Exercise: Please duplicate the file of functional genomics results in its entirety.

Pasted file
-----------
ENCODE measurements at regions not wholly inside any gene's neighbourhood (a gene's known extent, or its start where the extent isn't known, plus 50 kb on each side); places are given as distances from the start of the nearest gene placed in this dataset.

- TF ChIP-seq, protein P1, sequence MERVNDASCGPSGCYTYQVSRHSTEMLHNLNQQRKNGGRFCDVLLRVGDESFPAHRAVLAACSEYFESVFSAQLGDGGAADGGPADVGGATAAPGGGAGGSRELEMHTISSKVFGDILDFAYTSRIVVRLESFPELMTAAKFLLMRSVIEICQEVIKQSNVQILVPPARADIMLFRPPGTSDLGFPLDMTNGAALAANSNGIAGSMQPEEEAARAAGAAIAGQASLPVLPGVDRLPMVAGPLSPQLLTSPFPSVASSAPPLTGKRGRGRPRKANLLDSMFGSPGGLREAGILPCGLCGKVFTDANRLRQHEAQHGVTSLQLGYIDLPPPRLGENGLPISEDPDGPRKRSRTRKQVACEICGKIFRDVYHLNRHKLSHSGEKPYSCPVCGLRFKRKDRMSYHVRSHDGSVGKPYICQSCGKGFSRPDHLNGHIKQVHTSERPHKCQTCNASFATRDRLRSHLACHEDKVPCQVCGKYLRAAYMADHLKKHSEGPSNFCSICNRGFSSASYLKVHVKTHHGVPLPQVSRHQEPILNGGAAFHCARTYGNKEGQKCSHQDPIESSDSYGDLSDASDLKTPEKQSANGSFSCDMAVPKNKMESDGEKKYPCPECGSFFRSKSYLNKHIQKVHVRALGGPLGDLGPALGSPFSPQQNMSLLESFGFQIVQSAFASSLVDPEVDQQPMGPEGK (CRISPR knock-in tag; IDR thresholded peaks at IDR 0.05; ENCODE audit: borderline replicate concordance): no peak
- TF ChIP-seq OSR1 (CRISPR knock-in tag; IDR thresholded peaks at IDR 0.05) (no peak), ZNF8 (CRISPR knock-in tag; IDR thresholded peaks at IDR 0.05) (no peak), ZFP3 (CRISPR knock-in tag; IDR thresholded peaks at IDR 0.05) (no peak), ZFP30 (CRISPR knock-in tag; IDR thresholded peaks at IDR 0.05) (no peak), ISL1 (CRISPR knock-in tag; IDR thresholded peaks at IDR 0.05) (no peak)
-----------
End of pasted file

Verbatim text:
ENCODE measurements at regions not wholly inside any gene's neighbourhood (a gene's known extent, or its start where the extent isn't known, plus 50 kb on each side); places are given as distances from the start of the nearest gene placed in this dataset.

- TF ChIP-seq, protein P1, sequence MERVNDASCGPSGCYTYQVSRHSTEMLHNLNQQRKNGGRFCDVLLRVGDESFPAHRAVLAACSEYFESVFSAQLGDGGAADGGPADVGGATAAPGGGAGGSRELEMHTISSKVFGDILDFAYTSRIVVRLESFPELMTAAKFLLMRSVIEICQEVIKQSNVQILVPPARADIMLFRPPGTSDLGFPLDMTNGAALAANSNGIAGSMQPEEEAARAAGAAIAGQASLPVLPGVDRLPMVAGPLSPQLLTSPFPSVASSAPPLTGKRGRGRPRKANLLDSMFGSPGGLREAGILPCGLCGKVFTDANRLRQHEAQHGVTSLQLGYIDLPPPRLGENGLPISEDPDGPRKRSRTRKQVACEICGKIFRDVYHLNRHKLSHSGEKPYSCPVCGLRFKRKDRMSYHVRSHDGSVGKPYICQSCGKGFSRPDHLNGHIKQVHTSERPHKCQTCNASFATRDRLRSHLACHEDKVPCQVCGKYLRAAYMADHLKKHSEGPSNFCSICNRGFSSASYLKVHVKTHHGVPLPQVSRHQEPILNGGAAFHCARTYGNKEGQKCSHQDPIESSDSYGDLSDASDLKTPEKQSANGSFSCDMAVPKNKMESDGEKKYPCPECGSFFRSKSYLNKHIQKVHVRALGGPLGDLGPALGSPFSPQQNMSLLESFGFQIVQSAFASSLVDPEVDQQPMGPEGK (CRISPR knock-in tag; IDR thresholded peaks at IDR 0.05; ENCODE audit: borderline replicate concordance): no peak
- TF ChIP-seq OSR1 (CRISPR knock-in tag; IDR thresholded peaks at IDR 0.05) (no peak), ZNF8 (CRISPR knock-in tag; IDR thresholded peaks at IDR 0.05) (no peak), ZFP3 (CRISPR knock-in tag; IDR thresholded peaks at IDR 0.05) (no peak), ZFP30 (CRISPR knock-in tag; IDR thresholded peaks at IDR 0.05) (no peak), ISL1 (CRISPR knock-in tag; IDR thresholded peaks at IDR 0.05) (no peak)